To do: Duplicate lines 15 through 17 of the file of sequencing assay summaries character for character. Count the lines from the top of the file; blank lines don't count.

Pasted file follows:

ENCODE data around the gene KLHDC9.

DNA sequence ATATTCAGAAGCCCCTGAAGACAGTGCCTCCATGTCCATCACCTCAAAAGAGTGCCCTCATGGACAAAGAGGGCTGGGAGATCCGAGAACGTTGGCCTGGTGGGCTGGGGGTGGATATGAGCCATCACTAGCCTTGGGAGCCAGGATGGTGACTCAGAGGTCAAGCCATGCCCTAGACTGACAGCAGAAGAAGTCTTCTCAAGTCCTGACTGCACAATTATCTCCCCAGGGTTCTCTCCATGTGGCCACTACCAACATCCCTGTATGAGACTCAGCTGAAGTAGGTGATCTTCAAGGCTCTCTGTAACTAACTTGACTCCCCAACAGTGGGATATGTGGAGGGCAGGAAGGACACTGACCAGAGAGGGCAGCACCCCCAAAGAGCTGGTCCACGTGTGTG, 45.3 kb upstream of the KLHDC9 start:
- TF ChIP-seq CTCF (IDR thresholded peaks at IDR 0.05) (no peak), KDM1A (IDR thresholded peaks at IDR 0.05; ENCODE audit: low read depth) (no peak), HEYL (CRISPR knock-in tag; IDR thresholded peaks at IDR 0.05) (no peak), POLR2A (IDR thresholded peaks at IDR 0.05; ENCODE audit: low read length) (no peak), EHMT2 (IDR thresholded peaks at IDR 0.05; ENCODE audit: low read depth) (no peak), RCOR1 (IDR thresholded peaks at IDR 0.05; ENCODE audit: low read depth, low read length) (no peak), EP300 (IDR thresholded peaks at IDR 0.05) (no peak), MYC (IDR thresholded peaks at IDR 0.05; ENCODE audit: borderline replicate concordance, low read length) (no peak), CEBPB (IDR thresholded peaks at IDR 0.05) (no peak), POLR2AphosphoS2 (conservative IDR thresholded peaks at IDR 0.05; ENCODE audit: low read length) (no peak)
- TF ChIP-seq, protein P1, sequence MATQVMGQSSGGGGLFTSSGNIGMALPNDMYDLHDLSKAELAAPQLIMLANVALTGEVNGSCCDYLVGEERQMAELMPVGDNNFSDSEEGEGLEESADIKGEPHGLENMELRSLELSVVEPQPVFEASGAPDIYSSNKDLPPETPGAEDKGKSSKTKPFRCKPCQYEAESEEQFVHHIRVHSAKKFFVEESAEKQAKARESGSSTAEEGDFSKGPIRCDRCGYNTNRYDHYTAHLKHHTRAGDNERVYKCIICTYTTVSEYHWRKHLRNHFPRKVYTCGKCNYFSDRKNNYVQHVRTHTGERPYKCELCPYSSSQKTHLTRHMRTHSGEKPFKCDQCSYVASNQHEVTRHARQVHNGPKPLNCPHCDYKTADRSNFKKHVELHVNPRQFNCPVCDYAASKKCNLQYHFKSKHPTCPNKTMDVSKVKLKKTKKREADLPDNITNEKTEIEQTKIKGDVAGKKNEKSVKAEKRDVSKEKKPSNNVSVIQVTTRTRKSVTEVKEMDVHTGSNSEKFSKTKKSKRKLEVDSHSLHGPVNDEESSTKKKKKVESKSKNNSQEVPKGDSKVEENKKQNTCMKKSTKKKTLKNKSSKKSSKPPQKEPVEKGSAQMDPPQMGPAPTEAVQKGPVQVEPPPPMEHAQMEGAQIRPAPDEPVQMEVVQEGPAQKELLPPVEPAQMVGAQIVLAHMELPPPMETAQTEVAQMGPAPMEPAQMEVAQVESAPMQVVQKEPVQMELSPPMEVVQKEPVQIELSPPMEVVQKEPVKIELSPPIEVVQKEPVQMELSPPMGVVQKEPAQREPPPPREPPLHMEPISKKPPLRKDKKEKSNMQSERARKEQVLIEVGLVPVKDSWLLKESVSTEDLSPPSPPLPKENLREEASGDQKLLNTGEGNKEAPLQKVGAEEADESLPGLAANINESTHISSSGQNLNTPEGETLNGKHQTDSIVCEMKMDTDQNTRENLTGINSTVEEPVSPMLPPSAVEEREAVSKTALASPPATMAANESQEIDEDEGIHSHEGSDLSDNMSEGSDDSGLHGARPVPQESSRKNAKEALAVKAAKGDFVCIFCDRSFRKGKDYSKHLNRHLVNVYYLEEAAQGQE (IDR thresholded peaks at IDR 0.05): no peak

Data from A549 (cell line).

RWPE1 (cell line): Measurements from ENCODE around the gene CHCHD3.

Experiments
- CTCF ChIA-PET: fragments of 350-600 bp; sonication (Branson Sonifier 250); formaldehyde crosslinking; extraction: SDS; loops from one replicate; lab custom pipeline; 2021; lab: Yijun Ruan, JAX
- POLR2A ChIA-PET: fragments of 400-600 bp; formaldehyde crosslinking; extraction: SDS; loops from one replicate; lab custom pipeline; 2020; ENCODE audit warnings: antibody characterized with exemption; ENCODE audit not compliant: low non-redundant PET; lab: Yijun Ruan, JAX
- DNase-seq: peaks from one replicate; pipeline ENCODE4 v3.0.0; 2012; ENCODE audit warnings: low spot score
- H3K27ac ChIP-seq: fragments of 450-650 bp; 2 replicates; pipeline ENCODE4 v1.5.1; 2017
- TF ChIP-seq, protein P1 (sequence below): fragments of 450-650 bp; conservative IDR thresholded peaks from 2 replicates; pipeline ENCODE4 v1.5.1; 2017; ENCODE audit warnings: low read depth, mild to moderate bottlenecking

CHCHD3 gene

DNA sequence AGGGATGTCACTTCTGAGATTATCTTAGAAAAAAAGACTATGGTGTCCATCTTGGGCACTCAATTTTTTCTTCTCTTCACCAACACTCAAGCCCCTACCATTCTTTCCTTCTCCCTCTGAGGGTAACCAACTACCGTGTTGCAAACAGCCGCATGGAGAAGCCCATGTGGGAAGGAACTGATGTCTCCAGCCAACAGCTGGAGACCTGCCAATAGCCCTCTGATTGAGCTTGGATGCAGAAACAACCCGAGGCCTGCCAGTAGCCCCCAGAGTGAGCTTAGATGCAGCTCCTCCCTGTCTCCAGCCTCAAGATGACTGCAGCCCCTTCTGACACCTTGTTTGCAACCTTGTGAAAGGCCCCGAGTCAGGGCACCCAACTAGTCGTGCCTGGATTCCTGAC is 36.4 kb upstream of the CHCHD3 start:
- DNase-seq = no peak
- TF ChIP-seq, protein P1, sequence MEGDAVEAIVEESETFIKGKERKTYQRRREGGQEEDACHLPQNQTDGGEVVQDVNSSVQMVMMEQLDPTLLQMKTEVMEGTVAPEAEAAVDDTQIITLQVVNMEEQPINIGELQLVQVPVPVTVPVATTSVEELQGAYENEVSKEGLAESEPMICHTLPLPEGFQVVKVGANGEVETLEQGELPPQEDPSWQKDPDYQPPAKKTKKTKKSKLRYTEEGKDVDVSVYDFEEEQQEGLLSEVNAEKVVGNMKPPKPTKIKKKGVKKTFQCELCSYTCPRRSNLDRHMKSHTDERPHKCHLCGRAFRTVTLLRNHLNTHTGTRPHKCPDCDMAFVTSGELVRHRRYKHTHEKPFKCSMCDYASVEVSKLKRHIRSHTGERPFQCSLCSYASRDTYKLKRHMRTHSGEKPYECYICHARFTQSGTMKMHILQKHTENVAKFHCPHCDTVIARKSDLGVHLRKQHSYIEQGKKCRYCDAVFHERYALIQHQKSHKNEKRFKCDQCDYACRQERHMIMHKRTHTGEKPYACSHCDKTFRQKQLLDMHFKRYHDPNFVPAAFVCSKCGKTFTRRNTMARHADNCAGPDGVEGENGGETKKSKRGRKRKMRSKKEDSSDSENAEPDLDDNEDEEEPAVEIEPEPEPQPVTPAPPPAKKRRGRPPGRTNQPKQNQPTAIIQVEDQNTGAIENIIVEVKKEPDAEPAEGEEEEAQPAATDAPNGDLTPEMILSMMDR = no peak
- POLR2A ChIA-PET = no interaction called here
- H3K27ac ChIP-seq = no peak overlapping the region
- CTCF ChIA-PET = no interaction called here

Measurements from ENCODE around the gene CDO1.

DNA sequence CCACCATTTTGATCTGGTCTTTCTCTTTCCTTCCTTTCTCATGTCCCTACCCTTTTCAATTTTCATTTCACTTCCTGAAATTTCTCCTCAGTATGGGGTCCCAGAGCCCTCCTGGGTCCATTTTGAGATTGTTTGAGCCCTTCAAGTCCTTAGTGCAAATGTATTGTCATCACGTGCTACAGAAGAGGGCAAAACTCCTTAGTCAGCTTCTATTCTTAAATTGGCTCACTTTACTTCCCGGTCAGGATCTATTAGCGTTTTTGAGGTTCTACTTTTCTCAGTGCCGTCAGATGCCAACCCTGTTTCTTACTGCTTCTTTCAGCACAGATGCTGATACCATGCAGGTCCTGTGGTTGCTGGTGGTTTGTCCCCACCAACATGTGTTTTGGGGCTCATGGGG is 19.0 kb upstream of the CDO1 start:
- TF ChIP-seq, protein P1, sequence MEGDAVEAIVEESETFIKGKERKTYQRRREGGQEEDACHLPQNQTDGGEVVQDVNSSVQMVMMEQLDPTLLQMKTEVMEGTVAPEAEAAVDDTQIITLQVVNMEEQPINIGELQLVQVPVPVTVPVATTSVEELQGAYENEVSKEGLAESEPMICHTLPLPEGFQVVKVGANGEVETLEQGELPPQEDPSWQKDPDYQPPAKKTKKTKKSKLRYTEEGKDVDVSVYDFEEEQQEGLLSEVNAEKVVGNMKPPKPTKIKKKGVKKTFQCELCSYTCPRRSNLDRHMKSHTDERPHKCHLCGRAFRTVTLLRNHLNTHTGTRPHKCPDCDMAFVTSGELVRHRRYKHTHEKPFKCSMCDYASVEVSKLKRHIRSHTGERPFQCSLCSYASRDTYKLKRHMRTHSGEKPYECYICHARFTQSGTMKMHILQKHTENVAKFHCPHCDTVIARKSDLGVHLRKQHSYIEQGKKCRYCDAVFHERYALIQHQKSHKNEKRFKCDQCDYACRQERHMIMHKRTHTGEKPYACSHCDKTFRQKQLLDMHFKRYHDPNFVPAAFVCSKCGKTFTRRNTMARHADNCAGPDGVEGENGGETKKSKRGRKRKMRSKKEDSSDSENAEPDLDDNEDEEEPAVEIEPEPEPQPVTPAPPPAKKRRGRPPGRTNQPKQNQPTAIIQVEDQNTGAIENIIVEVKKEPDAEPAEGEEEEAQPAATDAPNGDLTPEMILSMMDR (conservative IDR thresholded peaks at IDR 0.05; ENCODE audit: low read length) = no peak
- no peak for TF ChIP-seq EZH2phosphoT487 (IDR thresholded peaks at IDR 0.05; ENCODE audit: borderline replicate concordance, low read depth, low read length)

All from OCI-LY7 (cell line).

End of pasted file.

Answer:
- DNase-seq = no peak
- TF ChIP-seq, protein P1, sequence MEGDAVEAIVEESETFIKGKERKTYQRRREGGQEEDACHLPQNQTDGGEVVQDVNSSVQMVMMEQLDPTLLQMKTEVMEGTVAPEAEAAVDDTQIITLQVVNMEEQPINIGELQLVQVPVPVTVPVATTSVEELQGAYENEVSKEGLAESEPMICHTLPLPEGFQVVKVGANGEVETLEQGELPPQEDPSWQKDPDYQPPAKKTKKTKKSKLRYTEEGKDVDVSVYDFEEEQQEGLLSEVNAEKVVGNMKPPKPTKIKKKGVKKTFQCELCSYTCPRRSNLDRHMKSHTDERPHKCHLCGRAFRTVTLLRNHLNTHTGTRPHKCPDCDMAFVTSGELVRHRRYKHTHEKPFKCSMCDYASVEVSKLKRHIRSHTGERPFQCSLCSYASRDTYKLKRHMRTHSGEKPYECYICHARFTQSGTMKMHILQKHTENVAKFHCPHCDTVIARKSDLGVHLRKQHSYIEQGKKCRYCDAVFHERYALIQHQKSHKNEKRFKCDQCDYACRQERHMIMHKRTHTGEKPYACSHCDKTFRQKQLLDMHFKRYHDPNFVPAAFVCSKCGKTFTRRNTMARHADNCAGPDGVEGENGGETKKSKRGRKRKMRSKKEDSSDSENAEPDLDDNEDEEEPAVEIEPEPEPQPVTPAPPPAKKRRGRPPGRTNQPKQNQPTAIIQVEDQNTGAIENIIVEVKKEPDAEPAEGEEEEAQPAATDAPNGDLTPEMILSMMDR = no peak
- POLR2A ChIA-PET = no interaction called here